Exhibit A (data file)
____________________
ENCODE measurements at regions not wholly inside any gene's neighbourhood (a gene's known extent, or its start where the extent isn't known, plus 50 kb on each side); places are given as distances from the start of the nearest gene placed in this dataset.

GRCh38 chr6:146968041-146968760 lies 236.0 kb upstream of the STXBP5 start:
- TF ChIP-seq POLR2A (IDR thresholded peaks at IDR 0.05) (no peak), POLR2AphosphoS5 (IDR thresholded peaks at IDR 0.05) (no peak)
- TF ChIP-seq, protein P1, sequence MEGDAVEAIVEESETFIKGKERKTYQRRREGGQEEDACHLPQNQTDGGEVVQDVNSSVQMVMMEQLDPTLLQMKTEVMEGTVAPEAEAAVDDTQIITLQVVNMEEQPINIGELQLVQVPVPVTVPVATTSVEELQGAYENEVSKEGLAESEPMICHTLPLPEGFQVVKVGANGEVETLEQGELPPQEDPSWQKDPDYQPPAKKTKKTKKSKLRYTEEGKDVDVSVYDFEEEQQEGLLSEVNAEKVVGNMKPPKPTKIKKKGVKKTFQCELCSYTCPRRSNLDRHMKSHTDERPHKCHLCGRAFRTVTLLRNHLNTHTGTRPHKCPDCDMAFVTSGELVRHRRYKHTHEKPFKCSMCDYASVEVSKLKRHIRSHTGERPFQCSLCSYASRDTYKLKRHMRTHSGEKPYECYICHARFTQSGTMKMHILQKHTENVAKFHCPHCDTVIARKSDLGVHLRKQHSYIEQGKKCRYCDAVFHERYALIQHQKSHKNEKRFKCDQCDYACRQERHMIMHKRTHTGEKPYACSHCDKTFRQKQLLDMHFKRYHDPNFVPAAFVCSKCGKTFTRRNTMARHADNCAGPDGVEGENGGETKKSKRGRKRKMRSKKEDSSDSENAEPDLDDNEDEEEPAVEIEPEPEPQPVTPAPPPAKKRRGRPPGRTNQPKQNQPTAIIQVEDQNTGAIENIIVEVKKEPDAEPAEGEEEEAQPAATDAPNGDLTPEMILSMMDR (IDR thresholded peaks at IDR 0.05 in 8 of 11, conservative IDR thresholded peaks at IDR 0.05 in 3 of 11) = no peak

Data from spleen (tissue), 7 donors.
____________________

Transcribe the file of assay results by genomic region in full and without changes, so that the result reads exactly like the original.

ENCODE measurements at regions not wholly inside any gene's neighbourhood (a gene's known extent, or its start where the extent isn't known, plus 50 kb on each side); places are given as distances from the start of the nearest gene placed in this dataset.

GRCh38 chr6:146968041-146968760 lies 236.0 kb upstream of the STXBP5 start:
- TF ChIP-seq POLR2A (IDR thresholded peaks at IDR 0.05) (no peak), POLR2AphosphoS5 (IDR thresholded peaks at IDR 0.05) (no peak)
- TF ChIP-seq, protein P1, sequence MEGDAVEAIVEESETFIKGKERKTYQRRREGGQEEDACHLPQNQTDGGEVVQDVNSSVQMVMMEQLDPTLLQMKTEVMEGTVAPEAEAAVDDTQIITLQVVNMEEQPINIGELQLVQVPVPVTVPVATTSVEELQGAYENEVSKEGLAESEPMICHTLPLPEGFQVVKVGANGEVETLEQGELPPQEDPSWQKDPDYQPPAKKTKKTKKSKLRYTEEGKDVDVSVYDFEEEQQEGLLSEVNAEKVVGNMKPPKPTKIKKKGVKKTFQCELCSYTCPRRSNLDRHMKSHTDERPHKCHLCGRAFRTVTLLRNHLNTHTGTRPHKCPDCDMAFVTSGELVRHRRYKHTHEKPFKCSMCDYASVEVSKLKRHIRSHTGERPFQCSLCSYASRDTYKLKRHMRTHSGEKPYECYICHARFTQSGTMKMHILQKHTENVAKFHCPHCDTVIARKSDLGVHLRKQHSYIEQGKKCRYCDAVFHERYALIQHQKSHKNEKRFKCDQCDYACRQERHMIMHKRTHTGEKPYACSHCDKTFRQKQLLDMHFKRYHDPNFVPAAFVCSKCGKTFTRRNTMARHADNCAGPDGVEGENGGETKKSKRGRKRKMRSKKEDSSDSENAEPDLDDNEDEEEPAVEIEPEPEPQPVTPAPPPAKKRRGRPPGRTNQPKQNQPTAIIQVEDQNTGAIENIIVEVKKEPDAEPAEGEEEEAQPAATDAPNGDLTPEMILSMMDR (IDR thresholded peaks at IDR 0.05 in 8 of 11, conservative IDR thresholded peaks at IDR 0.05 in 3 of 11) = no peak

Data from spleen (tissue), 7 donors.